(Page 2 of 2)
PERHAPS THE COMMISSIONERS could take a day away from their lawyerly nitpicking and ask if there might be something in the American character or psyche that makes us especially vulnerable to surprise attacks. (They ain’t going to do it, but one can dream.) Could this be the dark side of a peculiarly American virtue? Part complacency and smugness in our own strength and perceived invulnerability but, also, a kind of naïve trust and belief that since it is unfair to hit someone when he isn’t looking, people won’t do that. Jimmy Carter was shocked, shocked when the Soviet Union sent troops into Afghanistan. And our intelligence services before World War II — good as they were — labored under an administration whose Secretary of War didn’t believe that “gentlemen read other gentlemen’s mail.” This presupposed, of course, that the world was full of gentlemen.
Old habits die hard. The CIA and, especially, the FBI were restricted in what they could do before 9/11 by policies that required them to act like gentlemen. No racial profiling. No sharing of foreign and domestic intelligence product. No peeking; no fair.
In one sense, the commission’s self-inflicted irrelevance is … well, irrelevant. The lesson of 9/11 has already been learned and a doctrine to prevent its repetition has been formulated. Without actually saying it, President Bush made it plain that as a nation, we are tired of being surprised by our enemies, over and over again.
What else, after all, is the Bush doctrine of preemption? We are not, it says, going to wait around for the opportunity to turn the other cheek. If you are planning on hitting us with a surprise attack, be prepared to be surprised, yourself.
For this new doctrine to work, two things are necessary. First, intelligence must be good (we can’t afford to be “gentlemen”) and the commission hasn’t done much to make one hopeful on this score. Nor, in truth, has President Bush. Admiral Kimmel and General Short were relieved after Pearl Harbor. George Tenet is still running the CIA, insisting that the agency did a good job.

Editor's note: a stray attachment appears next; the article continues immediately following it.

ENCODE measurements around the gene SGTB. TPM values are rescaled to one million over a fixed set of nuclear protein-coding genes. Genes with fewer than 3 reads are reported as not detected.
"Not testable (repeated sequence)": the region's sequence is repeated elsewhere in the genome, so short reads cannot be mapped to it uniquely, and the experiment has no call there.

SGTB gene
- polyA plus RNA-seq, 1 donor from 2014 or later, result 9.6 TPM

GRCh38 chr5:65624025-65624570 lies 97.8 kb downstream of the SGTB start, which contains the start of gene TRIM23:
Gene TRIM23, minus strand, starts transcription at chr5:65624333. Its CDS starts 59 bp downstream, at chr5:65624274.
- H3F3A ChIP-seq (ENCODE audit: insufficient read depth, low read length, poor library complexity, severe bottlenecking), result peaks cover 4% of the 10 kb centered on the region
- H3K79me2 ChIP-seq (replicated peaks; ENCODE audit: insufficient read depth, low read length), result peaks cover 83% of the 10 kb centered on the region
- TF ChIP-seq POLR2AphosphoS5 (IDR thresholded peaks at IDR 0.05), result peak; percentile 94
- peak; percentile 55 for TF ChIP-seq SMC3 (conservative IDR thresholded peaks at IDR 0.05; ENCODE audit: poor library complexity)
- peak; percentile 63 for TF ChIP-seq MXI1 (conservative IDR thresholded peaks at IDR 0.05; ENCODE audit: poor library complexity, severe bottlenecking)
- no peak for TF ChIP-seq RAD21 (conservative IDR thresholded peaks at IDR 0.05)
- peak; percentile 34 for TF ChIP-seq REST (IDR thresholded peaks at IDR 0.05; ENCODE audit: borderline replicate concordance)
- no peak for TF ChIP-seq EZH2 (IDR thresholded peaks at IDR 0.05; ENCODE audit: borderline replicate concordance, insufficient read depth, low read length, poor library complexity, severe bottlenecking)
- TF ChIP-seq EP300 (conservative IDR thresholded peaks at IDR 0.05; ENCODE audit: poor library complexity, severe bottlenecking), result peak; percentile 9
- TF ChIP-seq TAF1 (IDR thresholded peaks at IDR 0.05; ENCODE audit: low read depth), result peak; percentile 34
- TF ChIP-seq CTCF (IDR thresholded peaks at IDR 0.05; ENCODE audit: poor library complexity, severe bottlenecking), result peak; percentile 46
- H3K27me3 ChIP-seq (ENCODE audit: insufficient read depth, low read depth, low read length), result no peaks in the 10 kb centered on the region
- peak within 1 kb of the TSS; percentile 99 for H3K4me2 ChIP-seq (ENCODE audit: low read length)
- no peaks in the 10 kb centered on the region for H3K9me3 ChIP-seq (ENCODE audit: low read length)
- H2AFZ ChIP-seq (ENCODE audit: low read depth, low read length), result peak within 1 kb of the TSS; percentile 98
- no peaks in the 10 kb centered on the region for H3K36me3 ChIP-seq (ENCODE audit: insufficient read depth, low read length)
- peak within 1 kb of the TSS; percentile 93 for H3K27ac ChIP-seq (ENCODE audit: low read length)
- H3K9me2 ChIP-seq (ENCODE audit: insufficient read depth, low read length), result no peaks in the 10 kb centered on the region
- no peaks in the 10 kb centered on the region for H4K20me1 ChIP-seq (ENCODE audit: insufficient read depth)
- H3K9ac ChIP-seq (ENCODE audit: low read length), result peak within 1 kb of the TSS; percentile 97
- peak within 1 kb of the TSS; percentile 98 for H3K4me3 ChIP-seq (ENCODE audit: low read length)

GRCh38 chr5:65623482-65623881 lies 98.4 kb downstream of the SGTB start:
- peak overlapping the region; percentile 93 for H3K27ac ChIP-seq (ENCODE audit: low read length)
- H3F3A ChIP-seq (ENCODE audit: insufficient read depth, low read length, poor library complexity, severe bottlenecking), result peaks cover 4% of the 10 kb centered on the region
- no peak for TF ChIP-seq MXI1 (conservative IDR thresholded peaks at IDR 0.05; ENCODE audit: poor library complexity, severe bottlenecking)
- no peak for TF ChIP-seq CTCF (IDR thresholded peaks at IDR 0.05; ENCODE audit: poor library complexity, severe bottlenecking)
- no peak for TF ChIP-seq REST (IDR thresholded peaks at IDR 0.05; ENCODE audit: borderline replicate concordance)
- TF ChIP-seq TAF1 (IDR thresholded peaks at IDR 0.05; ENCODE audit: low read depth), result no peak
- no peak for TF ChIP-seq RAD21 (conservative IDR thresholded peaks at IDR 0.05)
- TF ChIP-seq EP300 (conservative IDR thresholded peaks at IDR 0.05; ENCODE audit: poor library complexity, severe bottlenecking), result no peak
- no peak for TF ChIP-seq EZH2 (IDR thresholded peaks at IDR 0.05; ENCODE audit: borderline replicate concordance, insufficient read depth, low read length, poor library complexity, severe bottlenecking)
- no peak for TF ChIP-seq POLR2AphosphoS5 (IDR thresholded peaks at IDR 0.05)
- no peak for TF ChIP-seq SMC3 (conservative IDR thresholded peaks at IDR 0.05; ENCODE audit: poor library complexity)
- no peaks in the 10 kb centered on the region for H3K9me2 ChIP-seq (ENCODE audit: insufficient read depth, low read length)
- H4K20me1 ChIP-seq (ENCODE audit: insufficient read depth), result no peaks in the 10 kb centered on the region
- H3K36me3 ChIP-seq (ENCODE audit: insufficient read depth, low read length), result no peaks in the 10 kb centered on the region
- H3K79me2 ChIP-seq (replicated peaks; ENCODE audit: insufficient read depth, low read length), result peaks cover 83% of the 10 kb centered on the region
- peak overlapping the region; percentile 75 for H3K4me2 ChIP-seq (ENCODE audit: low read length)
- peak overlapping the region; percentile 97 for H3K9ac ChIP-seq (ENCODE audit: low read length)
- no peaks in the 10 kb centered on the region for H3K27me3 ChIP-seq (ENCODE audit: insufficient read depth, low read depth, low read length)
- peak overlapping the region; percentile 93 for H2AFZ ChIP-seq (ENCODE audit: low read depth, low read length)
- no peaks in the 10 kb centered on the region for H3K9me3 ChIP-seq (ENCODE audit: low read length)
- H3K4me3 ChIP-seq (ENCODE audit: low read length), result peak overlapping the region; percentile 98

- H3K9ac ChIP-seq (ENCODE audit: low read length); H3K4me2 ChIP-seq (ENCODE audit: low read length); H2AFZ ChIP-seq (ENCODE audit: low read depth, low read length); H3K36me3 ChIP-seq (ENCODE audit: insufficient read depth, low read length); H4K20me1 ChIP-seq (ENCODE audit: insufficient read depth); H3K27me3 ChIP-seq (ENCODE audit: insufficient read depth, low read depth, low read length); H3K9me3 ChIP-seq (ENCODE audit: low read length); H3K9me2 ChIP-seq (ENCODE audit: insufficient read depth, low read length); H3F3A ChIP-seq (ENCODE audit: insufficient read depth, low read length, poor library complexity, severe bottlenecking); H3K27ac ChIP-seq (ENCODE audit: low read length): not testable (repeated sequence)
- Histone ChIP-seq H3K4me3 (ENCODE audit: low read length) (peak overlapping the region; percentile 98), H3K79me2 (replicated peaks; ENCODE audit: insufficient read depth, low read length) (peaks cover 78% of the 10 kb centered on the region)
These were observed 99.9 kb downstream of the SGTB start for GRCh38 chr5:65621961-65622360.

And, then, preemption isn’t much of a doctrine unless your enemies believe you mean it. In undermining the administration that formulated the doctrine, the commission makes it less credible.
So, when the hearings are over — and it can’t come soon enough — the commission may have made us more vulnerable to a repeat of 9/11. Will, in short, have made the situation it was created to solve, worse.
Surprise, surprise.p> Geoffrey Norman is a writer in Dorset, Vermont. br> /p>
A man of faith in a godless age is hitting Americans where it hurts.
Mr. and Mrs. American Spectator Reader, let P.J. O’Rourke talk sense to your kids.
In Britain, defending your property can get you life.
The debacle of this president’s administration is both a cause and a symptom of the decline of American values. Unless Congress impeaches him, that decline will go on unchecked. An eminent jurist surveys the damage and assesses the chances for the recovery of our culture.
It won’t take long for conservatives to scratch this presidential wannabe off their 2008 scorecard.
The American Christmas, like the songs that celebrate it, makes room for everybody under the rainbow. Is that why so many people seem to be hostile to it?
Was the President done in by the economy, or by the politics of the economy?